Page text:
Antarctica could melt 'irreversibly' due to climate change, study warns

Antarctica minus ice
A simulation shows Antarctica, totally stripped of ice. (Image credit: Garbe et al.)

Antarctica contains more than half of the world's freshwater in its sprawling, frozen ice sheet, but humanity's decisions over the next century could send that water irreversibly into the sea.  

If global warming is allowed to continue unchecked, Antarctica will soon pass a "point of no return" that could reduce the continent to a barren, ice-free mass for the first time in more than 30 million years, according to a new study published Sep. 23 in the journal Nature.

"Antarctica is basically our ultimate heritage from an earlier time in Earth's history. It's been around for roughly 34 million years," study co-author Anders Levermann, a researcher at the Potsdam Institute for Climate Impact Research (PIK) in Germany, said in a statement. "Now our simulations show that once it's melted, it does not regrow to its initial state [until] temperatures go back to pre-industrial levels … a highly unlikely scenario. In other words: What we lose of Antarctica now, is lost forever."

Related: 6 Unexpected effects of climate change

In the study, PIK researchers ran computer simulations to model how Antarctica will look thousands of years from now, depending on how high average global temperatures rise in response to modern greenhouse gas emissions.

They found that, if average temperatures rise 7.2 degrees Fahrenheit (4 degrees Celsius) above pre-industrial levels for any sustained period of time, much of the ice in West Antarctica will crumble, resulting in 21 feet (6.5 meters) of global sea-level rise; that amount of rise would devastate coastal cities like New York, Tokyo and London. This scenario could be a reality within decades; a global average temperature rise of 9 F (5 C) is currently considered the “worst-case” warming scenario if current greenhouse gas emission levels are allowed to continue through the year 2100, according to the UN’s Intergovernmental Panel on Climate Change (IPCC).

If those IPCC projections are off, things could get much, much worse, the authors of the new study found. Should global temperatures rise between 11 and 16 F (6 to 9 C) above pre-industrial levels for any sustained period of time over the coming millennia, more than 70% of Antarctica's present-day ice will be lost "irreversibly," the study authors wrote. And, if temperatures rise by 18 F (10 C), the continent is doomed to be "virtually ice-free." Should the continent lose all of its ice, global sea levels will rise by nearly 200 feet (58 m).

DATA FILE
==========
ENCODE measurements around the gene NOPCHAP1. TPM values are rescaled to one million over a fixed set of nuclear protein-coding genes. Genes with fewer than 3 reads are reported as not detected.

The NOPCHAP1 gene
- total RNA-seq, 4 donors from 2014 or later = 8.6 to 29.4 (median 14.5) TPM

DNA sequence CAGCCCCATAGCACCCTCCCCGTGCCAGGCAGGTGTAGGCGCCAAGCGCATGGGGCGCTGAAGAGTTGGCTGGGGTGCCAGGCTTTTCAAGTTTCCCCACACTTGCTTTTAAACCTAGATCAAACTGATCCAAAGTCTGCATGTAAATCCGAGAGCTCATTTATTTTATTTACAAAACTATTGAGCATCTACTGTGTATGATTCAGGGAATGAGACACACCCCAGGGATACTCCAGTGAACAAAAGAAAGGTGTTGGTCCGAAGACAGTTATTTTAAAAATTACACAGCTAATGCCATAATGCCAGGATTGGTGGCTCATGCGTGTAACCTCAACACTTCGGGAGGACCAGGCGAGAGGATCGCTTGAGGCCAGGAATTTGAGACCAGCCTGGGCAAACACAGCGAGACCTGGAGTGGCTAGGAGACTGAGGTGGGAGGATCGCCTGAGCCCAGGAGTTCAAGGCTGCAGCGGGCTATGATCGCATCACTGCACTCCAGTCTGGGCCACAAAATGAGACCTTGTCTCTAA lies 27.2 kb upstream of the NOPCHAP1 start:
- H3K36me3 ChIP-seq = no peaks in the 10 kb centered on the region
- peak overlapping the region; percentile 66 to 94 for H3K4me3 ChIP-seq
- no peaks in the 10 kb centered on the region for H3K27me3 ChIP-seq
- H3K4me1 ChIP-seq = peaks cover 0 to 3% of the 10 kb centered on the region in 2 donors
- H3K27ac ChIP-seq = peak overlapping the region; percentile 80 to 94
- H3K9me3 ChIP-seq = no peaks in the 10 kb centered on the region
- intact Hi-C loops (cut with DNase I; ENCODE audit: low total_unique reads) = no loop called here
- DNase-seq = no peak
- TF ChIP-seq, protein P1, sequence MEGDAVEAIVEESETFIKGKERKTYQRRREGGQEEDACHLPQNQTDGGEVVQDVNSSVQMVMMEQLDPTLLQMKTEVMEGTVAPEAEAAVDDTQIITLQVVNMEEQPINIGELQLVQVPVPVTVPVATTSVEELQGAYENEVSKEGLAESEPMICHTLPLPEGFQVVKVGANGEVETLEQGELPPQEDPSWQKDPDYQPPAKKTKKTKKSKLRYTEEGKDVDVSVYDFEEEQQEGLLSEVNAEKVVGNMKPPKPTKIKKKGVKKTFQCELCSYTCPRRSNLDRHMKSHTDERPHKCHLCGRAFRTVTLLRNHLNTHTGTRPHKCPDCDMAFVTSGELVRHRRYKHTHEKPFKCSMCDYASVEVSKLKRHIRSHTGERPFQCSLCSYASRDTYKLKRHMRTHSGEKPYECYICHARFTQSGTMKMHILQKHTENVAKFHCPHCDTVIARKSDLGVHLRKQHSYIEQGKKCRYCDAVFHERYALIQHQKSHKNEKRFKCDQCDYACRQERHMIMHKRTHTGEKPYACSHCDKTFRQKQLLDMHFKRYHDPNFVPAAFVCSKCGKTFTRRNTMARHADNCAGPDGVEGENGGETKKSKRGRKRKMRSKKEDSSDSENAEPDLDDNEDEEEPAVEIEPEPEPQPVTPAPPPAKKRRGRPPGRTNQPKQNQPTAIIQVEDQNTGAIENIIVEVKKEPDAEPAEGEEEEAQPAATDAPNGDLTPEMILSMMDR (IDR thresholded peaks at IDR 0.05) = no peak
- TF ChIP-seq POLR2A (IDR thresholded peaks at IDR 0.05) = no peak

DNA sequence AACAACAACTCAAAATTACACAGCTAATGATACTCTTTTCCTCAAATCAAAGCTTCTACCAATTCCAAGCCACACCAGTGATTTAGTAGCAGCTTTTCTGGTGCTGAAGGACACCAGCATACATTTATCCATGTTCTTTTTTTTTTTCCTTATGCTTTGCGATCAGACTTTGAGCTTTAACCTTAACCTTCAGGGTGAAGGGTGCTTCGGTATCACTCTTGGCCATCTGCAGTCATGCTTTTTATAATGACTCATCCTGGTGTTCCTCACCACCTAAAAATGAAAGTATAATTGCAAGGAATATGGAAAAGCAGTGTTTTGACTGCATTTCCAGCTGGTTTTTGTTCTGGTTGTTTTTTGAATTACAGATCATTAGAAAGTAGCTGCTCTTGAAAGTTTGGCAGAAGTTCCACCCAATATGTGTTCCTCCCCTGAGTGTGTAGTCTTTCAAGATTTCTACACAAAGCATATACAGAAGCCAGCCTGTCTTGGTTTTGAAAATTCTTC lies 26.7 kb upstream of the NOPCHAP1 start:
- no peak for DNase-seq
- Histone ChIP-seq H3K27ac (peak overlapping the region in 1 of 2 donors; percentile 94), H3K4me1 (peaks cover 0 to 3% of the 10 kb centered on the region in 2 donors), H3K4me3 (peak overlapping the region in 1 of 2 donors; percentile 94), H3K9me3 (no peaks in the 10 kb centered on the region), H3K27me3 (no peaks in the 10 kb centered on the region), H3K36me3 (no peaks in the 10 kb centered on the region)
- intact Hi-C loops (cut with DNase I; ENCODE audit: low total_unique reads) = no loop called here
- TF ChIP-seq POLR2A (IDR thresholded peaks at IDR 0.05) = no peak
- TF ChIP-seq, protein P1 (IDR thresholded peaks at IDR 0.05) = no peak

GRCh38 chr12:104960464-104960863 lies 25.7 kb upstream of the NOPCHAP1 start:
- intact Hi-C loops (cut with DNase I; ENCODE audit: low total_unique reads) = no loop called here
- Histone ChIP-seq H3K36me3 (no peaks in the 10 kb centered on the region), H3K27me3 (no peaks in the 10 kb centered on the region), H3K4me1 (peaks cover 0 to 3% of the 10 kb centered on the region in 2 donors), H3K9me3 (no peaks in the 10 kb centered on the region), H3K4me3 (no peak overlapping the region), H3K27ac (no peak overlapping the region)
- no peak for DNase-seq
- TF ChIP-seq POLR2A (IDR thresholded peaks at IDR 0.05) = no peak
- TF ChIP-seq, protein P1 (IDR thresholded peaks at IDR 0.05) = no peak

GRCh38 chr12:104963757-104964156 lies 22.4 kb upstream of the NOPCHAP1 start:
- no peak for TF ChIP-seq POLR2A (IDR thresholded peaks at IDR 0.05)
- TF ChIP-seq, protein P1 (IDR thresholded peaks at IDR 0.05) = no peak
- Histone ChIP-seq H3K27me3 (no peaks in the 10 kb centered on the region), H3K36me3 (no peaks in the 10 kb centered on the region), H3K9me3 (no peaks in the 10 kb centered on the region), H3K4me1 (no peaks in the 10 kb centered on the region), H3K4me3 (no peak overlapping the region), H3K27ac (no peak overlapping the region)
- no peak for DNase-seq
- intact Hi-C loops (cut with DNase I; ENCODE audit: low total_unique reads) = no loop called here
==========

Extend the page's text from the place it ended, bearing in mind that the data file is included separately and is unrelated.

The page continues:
A short video accompanying the study (shown here) illustrates that reality in grim detail, showing the continent's ice vanishing first from the coasts, then all across the mainland until nothing but green plains and rocky cliffs remains.

This cataclysmic melting will not occur in our lifetimes; the full effects would likely not be seen for roughly 150,000 years, Andrew Shepherd, a climatologist from the University of Leeds in the United Kingdom, who was not involved in the study, told the Daily Mail

However, the study authors warned, humankind's failure to reduce greenhouse gas emissions this century could trigger an irreversible feedback cycle that seals Antarctica's fate for millennia to come. 

The rapid depletion of Antarctica's ice shelves — large plates of ice anchored to the mainland on one side and floating freely over the ocean on the other — represent one particularly dangerous feedback mechanism, the researchers wrote. As warm ocean water laps against the underside of ice shelves, the point where the base of the shelf meets the water (also called the grounding line) retreats farther and farther back, destabilizing the entire shelf and allowing enormous chunks of ice from the mainland to slide into the ocean. Many ice shelves in West Antarctica are already experiencing this sort of runaway melt, with roughly 25% of the region's ice in danger of collapsing, according to a 2019 study in the journal Geophysical Research Letters.  

Antarctica's fate is in the hands of current policymakers, the study authors concluded. The Paris Climate Accord, which 73 nations agreed to in 2015 (and which the United States abandoned in June 2017 at the behest of President Donald Trump), aims to limit the planet's average temperature from rising by more than 2.7 F (1.5 C) above the preindustrial average, to forestall the worst effects of climate change.

While emissions dropped by a trivial amount earlier this year, due to mass quarantining during the pandemic, a UN report published earlier this month warns that the world is currently not on track to meet the goals laid out in the Paris Accord, with average global temperatures lingering around 2 F (1.1 C) above pre-industrial levels between 2016 and 2020.

The report added that there's a 20% chance the annual global mean temperature will have increased by more than 2.7 F (1.5 C), at least temporarily, by the year 2024.

Originally published on Live Science.

Brandon Specktor

Brandon is the space/physics editor at Live Science. His writing has appeared in The Washington Post, Reader's Digest,, the Richard Dawkins Foundation website and other outlets. He holds a bachelor's degree in creative writing from the University of Arizona, with minors in journalism and media arts. He enjoys writing most about space, geoscience and the mysteries of the universe.